Movies based on comic books began losing their allure for me around 1992, the year “Batman Returns” came out. Could anyone have made a duller, less seductive Catwoman than Michelle Pfeiffer? Well, we’ll find out this summer, won’t we, when Halle Berry borrows the black leather outfit. The genre was in a handbasket by ’96 (“The Phantom”, “The Crow: City Of Angels”), well on its way to hell by ’97 (“Batman & Robin”, “Spawn”) and had hit rock bottom about the time “Dark City” was released in ’98.
I haven’t been a big vower in my time, but I made a sacred one at that point: Life is too short; no more movies based on comic books for me. As a consequence, I have not savored the cinematic pleasures of, among others, the X-Men and Blade films, The Punisher, The Hulk, or the sight of Ben Affleck saving the world as Daredevil. When the studio sent a DVD of Sam Raimi’s “Spider-Man” for award consideration in 2002, I stuck it in my son’s Christmas stocking.
He is thirteen now and really, really, really wanted me to take him to the box office record-shattering sequel. As I had no one to blame but myself for making him a fan, I chose to honor his request over my promise. Was it everything I’d been led to expect? Sure. And less.
I’d watch Tobey Maguire and Kirsten Dunst do their taxes, they’re both so talented and appealing. So definitely no problem there. Based on my research (a quick briefing from the boy as we stood in line to get popcorn), the second film is an introspection-fest compared with the first. In fact, the movie of which it reminded me the most is Martin Scorsese’s “The Last Temptation Of Christ”. Raimi’s latest is very much a Last Temptation of Spidey sort of deal with much of its running time devoted to Peter Parker’s brooding over whether being perpetually on call to aid mankind is worth the personal sacrifices doing so requires him to make.
In the film’s first third alone, his crime fighting costs him a pizza delivery job, causes him to get so far behind in his college work that he’s in danger of being flunked, puts him at odds with his landlord and convinces the woman he adores that the only place she’ll ever find love is in the arms of another man.
Just as Willem Dafoe’s Christ considered ducking his destiny to embrace the pleasures of ordinary human life, Maguire’s Spider-Man does an accounting of all he’s missing out on and, on balance, concludes he’s giving up too much. That he has a right to enjoy his time on earth too.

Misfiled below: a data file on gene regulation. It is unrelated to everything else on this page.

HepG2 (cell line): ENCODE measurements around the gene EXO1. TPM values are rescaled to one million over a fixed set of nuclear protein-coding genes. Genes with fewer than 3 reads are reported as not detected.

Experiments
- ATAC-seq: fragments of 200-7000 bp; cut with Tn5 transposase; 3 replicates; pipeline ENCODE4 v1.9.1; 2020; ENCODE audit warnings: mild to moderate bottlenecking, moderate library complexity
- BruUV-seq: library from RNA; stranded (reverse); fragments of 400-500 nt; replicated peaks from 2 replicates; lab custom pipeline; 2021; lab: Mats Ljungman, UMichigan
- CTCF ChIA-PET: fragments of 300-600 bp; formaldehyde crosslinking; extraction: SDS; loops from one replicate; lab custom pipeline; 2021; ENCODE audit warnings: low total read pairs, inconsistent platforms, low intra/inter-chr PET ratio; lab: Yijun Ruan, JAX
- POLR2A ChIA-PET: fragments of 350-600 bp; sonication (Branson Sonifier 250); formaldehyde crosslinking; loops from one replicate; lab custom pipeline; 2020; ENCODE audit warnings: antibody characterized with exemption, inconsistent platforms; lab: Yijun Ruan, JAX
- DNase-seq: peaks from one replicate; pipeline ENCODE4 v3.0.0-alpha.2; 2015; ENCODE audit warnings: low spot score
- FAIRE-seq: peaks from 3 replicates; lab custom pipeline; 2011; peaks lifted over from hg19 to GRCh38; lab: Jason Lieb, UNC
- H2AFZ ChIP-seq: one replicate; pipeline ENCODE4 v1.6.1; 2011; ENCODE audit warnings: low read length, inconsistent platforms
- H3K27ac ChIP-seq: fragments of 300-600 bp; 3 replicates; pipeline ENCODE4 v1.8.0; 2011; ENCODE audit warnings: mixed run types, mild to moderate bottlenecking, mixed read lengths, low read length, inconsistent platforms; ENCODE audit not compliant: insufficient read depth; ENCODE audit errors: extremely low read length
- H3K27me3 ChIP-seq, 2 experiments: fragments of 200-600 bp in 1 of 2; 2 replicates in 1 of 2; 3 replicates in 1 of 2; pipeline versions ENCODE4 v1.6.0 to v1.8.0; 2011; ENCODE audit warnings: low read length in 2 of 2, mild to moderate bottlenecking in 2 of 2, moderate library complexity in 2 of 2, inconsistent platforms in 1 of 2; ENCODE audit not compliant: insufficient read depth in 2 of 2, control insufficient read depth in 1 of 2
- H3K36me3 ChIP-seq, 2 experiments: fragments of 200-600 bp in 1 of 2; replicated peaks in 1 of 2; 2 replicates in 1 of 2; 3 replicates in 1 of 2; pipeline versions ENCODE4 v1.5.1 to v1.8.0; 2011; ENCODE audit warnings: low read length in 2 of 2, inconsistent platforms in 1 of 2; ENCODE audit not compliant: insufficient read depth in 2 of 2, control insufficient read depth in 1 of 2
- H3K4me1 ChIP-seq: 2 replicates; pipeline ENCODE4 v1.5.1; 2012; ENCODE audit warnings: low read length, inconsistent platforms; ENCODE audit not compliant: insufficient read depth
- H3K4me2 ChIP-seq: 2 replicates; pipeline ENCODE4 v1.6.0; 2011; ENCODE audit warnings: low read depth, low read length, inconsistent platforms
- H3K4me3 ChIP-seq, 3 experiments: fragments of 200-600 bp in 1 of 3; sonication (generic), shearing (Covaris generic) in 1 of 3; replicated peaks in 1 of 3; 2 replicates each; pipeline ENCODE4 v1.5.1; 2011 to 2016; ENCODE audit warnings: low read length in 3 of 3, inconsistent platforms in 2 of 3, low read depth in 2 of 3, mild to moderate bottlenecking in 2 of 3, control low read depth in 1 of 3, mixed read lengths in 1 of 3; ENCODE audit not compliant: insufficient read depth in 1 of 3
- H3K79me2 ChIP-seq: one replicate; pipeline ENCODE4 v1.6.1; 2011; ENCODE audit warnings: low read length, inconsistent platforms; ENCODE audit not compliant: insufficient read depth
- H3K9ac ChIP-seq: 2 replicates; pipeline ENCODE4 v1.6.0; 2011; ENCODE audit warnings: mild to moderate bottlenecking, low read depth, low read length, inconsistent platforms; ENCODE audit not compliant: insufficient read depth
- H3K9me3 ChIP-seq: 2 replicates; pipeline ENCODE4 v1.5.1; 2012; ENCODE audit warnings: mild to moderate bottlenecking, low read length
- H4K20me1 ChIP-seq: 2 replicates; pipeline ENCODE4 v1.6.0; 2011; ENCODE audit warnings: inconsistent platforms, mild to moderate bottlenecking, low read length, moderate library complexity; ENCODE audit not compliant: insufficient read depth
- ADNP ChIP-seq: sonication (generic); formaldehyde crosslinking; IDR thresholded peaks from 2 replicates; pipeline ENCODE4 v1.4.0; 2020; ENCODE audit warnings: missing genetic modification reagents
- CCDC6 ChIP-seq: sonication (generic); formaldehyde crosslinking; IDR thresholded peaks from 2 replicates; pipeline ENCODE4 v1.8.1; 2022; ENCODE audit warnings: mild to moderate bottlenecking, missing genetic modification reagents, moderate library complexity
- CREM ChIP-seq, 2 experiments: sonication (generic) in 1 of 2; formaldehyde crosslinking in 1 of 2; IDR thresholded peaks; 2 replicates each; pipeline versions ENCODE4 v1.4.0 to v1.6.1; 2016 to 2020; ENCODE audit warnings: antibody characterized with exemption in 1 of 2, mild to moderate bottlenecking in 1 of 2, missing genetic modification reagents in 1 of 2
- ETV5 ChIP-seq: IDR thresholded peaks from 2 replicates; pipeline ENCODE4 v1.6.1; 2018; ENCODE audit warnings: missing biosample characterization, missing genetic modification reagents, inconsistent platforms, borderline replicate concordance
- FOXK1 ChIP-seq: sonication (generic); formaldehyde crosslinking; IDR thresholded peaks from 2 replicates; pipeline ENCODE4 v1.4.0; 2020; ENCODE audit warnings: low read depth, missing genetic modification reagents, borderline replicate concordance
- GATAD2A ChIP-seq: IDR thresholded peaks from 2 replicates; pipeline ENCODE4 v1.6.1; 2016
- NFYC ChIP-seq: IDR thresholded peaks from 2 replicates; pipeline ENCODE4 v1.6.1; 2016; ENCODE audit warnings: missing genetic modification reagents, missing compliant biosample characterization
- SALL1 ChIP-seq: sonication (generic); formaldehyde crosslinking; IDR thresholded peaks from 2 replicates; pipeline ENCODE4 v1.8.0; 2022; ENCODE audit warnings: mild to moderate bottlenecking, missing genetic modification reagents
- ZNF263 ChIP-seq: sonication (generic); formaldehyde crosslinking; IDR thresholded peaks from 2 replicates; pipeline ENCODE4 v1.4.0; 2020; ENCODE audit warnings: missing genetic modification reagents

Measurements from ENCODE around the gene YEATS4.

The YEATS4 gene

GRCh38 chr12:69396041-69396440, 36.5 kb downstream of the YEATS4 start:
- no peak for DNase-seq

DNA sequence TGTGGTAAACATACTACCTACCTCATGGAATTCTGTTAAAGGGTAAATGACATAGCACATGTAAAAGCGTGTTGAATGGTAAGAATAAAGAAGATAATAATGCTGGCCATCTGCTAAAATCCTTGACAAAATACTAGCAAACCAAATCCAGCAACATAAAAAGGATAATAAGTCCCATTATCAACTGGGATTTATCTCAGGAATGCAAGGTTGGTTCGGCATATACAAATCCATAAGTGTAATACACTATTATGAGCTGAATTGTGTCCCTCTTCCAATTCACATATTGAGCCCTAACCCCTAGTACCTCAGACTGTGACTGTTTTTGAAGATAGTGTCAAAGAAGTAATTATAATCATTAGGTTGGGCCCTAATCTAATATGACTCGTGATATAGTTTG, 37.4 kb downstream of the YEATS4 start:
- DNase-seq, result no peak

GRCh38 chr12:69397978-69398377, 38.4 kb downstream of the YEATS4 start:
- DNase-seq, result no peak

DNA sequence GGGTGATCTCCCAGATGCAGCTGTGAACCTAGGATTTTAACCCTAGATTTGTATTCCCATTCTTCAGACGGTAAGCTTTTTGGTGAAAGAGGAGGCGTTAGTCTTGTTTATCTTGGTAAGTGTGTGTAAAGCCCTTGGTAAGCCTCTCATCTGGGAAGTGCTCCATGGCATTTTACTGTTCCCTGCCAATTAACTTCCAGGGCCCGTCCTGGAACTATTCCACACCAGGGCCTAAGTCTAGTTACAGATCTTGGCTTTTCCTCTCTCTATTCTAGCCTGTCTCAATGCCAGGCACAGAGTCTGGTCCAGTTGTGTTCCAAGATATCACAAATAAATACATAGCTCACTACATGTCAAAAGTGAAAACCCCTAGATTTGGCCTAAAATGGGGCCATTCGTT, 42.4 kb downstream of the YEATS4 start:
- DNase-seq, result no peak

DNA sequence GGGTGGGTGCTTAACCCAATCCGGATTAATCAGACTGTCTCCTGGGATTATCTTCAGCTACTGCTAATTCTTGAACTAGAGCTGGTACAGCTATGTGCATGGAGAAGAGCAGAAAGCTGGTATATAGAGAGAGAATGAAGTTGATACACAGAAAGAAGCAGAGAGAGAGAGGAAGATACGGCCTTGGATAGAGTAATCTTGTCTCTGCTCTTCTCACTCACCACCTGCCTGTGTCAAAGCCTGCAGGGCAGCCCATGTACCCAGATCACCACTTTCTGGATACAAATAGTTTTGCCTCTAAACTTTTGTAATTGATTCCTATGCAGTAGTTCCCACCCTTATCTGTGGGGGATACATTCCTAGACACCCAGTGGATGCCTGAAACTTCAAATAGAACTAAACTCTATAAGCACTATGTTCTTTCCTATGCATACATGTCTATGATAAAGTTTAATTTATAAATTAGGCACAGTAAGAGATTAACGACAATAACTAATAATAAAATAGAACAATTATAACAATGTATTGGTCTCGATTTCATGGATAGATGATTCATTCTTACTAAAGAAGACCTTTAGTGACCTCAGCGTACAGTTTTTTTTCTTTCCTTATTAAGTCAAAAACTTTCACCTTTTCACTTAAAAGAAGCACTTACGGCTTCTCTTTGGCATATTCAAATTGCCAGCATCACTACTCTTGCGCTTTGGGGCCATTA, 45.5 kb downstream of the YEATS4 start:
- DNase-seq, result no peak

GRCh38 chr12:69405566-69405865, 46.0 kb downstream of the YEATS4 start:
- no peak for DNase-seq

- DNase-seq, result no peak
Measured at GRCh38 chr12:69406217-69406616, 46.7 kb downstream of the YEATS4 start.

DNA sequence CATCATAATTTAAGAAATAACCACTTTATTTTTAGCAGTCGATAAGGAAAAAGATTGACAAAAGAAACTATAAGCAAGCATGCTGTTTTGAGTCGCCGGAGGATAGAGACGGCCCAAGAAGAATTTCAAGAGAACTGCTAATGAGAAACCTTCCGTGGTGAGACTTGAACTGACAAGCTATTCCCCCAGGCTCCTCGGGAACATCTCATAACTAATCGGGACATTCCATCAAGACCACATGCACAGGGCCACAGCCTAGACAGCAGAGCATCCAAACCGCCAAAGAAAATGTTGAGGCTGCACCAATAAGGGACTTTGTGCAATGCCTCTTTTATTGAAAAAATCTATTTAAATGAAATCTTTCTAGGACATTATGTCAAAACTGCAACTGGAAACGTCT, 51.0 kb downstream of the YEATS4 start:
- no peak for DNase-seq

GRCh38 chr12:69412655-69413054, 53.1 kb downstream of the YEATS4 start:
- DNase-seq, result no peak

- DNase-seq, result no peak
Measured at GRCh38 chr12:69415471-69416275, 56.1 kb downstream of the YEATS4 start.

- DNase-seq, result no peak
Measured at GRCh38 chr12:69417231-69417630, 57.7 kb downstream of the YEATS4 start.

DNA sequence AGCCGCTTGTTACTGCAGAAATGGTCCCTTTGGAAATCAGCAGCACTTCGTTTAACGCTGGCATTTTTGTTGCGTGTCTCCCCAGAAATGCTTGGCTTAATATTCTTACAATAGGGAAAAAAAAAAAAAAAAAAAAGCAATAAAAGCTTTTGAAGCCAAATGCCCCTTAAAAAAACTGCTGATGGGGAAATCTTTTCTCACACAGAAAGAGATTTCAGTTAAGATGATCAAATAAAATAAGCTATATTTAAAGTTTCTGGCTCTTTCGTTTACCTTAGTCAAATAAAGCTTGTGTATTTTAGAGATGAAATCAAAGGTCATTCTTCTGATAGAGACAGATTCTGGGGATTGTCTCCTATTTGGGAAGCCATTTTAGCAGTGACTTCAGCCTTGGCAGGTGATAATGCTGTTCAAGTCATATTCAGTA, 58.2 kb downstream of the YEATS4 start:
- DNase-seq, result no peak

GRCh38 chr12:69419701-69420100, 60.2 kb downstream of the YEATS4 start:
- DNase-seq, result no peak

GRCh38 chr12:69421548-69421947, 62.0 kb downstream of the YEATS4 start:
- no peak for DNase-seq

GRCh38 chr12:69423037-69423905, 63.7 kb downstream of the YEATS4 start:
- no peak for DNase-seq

He gives life as a regular guy a try for a while but his timing is bad. His soul searching coincides with the appearance of a super villain who wreaks more havoc than Parker’s conscience will permit him to ignore. Alfred Molina costars as Dr. Otto Octavius, a scientist whose attempt to build a fusion machine to produce cheap energy goes awry for goofy comic book reasons and results instead in his mutation into Doc Ock, an evil tub of lard with giant metal tentacles.
With the introduction of the character, Raimi’s film degenerates from a superhero Hamlet into a cheesy and routine bit of mad scientist malarkey. The cheese appears to be Swiss too, given the number of holes in this aspect of the story: Who builds nuclear reactors in rented office space and tests them for the first time with a roomful of unprotected friends? What are the odds somebody’s not going to get mutated into a super villain?
We’re told Octavius constructed the tentacles (which are implanted into his spine) because the fusion materials are dangerous to handle. A. So why didn’t he just design the machine with robotic arms inside it? B. What kind of a nut implants office equipment in his spine?
So “Spider-Man 2” is a silly comic book movie with provocative psychological overtones. Or a provocative character study with silly comic book overtones. Take your pick. Either way, it’s hardly the cinematic milestone it’s widely hailed as being. There’s some truly nice dialogue (Dunst caressing Maguire’s face and asking “Isn’t it time someone saved your life?” is a perfect movie moment). Danny Elfman’s score is a corker. Of course, he’s had practice. He’s been doing these since Tim Burton’s first Batman.
The scenes in which Maguire swoops and swings between skyscrapers like a webslinging Tarzan are technically impressive for the most part, betraying only occasionally their computer generated reality. In the midst of muchMolina-related nonsense, there are a few truly effective sequences. My favorite came after our hero almost kills himself slowing an out of control subway train to a stop. With hushed reverence, passengers lay him slashed and unmasked on the car’s floor and gaze at him with wonder. His posture and wounds give the tableau a deliberate Passion of the Parker feel and, when his eyes open, the connection between savior and saved is touchingly palpable.
I wish the film had more of that sort of thing and less generic evil genius stuff. If it had, “Spider-Man 2” might not have merely perpetuated the genre. It might have transcended it.